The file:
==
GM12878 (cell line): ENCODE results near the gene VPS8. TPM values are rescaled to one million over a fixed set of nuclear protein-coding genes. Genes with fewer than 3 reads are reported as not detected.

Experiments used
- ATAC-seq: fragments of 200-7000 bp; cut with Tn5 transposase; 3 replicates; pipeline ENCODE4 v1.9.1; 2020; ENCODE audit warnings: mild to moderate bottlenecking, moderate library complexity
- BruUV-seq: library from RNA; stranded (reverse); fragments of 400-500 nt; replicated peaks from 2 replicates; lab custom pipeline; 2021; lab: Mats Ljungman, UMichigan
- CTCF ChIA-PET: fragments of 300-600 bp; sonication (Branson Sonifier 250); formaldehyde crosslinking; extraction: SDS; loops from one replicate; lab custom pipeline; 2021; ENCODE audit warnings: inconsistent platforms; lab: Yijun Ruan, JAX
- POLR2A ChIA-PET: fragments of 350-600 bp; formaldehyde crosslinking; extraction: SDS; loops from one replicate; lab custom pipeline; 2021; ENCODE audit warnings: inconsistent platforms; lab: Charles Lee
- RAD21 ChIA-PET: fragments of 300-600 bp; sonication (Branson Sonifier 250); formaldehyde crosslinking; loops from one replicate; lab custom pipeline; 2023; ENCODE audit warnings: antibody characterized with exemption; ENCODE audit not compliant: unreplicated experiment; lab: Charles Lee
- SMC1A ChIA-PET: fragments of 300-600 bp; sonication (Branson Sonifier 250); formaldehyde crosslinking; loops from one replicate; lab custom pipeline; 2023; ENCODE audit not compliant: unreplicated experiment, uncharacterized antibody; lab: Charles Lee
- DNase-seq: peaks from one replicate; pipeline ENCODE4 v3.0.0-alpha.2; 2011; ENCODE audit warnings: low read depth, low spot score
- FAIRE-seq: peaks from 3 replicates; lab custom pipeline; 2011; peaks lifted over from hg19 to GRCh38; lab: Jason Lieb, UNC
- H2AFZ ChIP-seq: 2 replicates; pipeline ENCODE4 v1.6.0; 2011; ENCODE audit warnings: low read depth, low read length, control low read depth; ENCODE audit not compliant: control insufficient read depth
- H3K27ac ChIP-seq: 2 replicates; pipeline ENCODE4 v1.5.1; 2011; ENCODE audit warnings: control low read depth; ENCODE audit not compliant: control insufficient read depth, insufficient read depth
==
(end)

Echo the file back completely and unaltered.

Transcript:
GM12878 (cell line): ENCODE results near the gene VPS8. TPM values are rescaled to one million over a fixed set of nuclear protein-coding genes. Genes with fewer than 3 reads are reported as not detected.

Experiments used
- ATAC-seq: fragments of 200-7000 bp; cut with Tn5 transposase; 3 replicates; pipeline ENCODE4 v1.9.1; 2020; ENCODE audit warnings: mild to moderate bottlenecking, moderate library complexity
- BruUV-seq: library from RNA; stranded (reverse); fragments of 400-500 nt; replicated peaks from 2 replicates; lab custom pipeline; 2021; lab: Mats Ljungman, UMichigan
- CTCF ChIA-PET: fragments of 300-600 bp; sonication (Branson Sonifier 250); formaldehyde crosslinking; extraction: SDS; loops from one replicate; lab custom pipeline; 2021; ENCODE audit warnings: inconsistent platforms; lab: Yijun Ruan, JAX
- POLR2A ChIA-PET: fragments of 350-600 bp; formaldehyde crosslinking; extraction: SDS; loops from one replicate; lab custom pipeline; 2021; ENCODE audit warnings: inconsistent platforms; lab: Charles Lee
- RAD21 ChIA-PET: fragments of 300-600 bp; sonication (Branson Sonifier 250); formaldehyde crosslinking; loops from one replicate; lab custom pipeline; 2023; ENCODE audit warnings: antibody characterized with exemption; ENCODE audit not compliant: unreplicated experiment; lab: Charles Lee
- SMC1A ChIA-PET: fragments of 300-600 bp; sonication (Branson Sonifier 250); formaldehyde crosslinking; loops from one replicate; lab custom pipeline; 2023; ENCODE audit not compliant: unreplicated experiment, uncharacterized antibody; lab: Charles Lee
- DNase-seq: peaks from one replicate; pipeline ENCODE4 v3.0.0-alpha.2; 2011; ENCODE audit warnings: low read depth, low spot score
- FAIRE-seq: peaks from 3 replicates; lab custom pipeline; 2011; peaks lifted over from hg19 to GRCh38; lab: Jason Lieb, UNC
- H2AFZ ChIP-seq: 2 replicates; pipeline ENCODE4 v1.6.0; 2011; ENCODE audit warnings: low read depth, low read length, control low read depth; ENCODE audit not compliant: control insufficient read depth
- H3K27ac ChIP-seq: 2 replicates; pipeline ENCODE4 v1.5.1; 2011; ENCODE audit warnings: control low read depth; ENCODE audit not compliant: control insufficient read depth, insufficient read depth